Because of the immense field it covers, the commissioners will choose categories to award based on the types of nominations they receive. The commissioners will also have the responsibility of choosing the awardees.

If all goes to plan, the subcommittee will be able to provide examples of potential nominations and award winners to the public and to assist them in the process.

The subcommittee is uncertain about a dollar amount for the award, or if there will be. They want to give recognition to local artists, whether it takes the form of a certificate or prize.

Lauren Hernandez and Tara Shultz

The Tempe Arts Committee stands behind the theory that students perform better on standardized tests when they are given the opportunity to be involved with art programs and this is why it is crucial for a city like Tempe to have more arts exposure.

According to the Reinvesting in Arts Education: Winning America's Future Through Creative Schools report, "school-wide achievement gains have been observed when arts integration has been applied as a school reform and improvement strategy."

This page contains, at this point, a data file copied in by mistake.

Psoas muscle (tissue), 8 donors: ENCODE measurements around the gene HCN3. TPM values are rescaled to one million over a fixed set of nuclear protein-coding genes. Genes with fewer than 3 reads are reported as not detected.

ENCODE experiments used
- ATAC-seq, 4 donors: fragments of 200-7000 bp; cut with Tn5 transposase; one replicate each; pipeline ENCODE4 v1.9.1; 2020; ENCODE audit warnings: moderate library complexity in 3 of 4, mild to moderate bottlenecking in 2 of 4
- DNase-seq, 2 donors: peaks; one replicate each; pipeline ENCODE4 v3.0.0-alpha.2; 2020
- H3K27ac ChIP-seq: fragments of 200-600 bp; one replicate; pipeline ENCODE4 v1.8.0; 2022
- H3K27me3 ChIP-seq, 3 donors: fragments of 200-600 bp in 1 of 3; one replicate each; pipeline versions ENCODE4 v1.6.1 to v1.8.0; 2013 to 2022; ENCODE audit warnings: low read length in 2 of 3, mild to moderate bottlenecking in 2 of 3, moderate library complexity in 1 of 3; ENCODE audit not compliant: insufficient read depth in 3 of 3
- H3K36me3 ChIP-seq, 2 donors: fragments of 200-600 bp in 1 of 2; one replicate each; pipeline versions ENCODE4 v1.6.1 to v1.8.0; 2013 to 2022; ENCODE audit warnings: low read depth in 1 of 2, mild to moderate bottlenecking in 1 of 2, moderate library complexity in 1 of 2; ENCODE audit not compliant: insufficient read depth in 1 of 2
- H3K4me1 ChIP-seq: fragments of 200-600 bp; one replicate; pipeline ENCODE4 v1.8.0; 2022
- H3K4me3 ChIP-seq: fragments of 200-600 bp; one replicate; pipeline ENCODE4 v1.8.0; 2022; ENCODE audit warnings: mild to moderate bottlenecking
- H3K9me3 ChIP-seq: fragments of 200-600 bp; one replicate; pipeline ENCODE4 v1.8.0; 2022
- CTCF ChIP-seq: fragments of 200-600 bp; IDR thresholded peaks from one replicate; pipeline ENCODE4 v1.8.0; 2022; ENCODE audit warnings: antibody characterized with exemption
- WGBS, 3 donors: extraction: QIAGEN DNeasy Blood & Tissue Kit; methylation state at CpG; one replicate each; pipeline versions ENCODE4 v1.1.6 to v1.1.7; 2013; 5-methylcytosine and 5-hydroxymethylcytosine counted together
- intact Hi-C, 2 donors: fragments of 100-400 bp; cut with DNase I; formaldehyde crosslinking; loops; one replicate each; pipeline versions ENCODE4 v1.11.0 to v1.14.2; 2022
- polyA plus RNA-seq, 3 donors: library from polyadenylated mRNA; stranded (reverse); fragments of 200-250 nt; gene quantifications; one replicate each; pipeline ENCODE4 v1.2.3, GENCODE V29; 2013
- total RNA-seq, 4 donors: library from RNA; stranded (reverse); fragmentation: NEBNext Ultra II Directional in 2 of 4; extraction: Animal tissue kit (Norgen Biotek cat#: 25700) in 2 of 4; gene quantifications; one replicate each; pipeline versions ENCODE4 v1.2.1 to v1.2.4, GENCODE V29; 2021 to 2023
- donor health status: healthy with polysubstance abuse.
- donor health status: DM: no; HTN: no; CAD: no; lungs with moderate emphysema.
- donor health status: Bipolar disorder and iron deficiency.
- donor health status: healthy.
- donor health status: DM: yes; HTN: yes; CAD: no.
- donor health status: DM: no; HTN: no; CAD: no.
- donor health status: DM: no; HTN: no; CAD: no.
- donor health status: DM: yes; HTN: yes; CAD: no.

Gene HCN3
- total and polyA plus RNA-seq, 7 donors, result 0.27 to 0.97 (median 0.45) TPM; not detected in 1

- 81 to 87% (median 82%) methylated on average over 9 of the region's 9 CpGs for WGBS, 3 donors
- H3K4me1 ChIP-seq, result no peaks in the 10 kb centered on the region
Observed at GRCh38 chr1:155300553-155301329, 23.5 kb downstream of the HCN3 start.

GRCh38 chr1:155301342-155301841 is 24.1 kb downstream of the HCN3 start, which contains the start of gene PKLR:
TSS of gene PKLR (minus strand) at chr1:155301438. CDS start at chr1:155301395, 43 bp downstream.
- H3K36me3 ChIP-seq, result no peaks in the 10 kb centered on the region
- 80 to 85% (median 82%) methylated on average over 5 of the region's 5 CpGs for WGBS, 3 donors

The board said it hopes its award will enlighten Tempe schools and encourage aspiring young artists to embrace their talents.

"By exploring arts and culture, young people open themselves up to a different world beyond academics or sports. They can put their mind to use in a different way and it can create a sense of belonging in the community," Abney said. "Art allows people to have a creative outlet, especially when you are putting so much time and energy in finding out where you belong in life. It's a place where you are free to be creative and relax."